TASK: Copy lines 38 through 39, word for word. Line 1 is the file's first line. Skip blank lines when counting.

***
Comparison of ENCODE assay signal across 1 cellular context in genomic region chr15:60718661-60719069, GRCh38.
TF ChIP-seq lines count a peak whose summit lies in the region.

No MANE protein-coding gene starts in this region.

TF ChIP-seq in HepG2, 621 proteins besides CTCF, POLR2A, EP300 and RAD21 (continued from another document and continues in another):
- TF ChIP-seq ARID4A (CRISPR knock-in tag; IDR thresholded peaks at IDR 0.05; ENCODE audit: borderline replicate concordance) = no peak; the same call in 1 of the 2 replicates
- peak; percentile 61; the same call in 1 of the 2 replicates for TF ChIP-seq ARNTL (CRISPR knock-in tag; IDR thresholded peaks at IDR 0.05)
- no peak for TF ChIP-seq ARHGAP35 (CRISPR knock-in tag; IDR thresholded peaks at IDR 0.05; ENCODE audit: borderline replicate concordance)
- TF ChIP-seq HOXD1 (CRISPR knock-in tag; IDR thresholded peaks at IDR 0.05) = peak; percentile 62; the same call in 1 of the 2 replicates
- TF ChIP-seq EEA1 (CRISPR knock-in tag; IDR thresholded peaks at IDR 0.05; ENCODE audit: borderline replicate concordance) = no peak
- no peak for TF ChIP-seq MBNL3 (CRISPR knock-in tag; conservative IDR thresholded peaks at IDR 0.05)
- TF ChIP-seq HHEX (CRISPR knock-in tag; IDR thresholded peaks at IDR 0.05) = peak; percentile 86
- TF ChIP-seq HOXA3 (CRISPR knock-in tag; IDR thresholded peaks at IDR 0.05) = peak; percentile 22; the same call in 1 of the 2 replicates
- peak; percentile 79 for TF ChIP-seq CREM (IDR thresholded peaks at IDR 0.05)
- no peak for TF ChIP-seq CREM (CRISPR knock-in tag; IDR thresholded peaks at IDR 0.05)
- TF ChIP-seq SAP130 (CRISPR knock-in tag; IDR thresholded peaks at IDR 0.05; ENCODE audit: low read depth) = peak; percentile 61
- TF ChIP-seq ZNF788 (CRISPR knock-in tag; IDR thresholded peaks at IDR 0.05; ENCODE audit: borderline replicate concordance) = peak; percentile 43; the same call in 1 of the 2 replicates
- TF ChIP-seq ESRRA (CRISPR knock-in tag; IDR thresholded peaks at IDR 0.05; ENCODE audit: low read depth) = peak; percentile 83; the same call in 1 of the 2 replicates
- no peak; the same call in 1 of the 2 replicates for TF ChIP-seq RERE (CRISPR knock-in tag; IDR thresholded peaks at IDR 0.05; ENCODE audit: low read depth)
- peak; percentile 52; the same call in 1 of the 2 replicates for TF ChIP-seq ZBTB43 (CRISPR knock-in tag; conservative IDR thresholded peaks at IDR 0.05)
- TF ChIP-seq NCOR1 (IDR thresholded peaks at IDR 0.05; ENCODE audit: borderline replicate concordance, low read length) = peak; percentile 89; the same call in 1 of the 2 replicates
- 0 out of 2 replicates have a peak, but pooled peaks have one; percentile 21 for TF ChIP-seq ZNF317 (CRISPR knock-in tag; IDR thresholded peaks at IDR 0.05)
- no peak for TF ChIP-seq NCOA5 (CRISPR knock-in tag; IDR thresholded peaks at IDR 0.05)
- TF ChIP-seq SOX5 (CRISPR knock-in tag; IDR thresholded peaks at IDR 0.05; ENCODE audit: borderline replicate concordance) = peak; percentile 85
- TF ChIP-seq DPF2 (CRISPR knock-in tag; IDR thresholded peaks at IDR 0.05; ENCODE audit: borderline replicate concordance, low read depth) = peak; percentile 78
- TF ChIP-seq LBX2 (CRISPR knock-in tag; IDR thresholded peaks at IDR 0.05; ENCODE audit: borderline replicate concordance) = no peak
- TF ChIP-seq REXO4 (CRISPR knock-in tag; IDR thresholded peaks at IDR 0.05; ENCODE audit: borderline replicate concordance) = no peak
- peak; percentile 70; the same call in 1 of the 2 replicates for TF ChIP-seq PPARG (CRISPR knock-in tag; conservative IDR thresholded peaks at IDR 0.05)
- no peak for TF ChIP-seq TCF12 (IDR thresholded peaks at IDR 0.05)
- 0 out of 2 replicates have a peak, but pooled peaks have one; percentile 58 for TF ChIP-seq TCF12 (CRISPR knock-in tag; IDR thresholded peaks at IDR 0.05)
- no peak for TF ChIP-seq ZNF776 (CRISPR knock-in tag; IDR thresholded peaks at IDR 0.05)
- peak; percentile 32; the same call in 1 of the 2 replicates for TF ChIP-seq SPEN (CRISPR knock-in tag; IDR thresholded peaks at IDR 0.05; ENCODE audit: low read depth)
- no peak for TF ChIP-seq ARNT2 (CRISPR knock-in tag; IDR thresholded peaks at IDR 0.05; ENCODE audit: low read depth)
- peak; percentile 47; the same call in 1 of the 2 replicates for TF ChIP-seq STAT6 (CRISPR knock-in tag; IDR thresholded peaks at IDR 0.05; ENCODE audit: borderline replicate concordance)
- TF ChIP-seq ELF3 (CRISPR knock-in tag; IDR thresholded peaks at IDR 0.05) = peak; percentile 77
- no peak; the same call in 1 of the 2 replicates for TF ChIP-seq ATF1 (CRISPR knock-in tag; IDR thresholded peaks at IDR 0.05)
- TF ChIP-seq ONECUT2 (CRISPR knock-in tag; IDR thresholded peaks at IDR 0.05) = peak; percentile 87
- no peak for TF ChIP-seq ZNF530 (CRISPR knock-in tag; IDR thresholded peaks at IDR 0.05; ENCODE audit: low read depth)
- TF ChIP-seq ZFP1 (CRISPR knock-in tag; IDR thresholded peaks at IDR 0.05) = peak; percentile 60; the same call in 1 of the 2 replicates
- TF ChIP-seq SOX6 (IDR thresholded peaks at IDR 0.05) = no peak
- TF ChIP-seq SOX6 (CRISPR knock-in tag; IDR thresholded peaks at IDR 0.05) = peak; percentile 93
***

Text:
- TF ChIP-seq ZFP1 (CRISPR knock-in tag; IDR thresholded peaks at IDR 0.05) = peak; percentile 60; the same call in 1 of the 2 replicates
- TF ChIP-seq SOX6 (IDR thresholded peaks at IDR 0.05) = no peak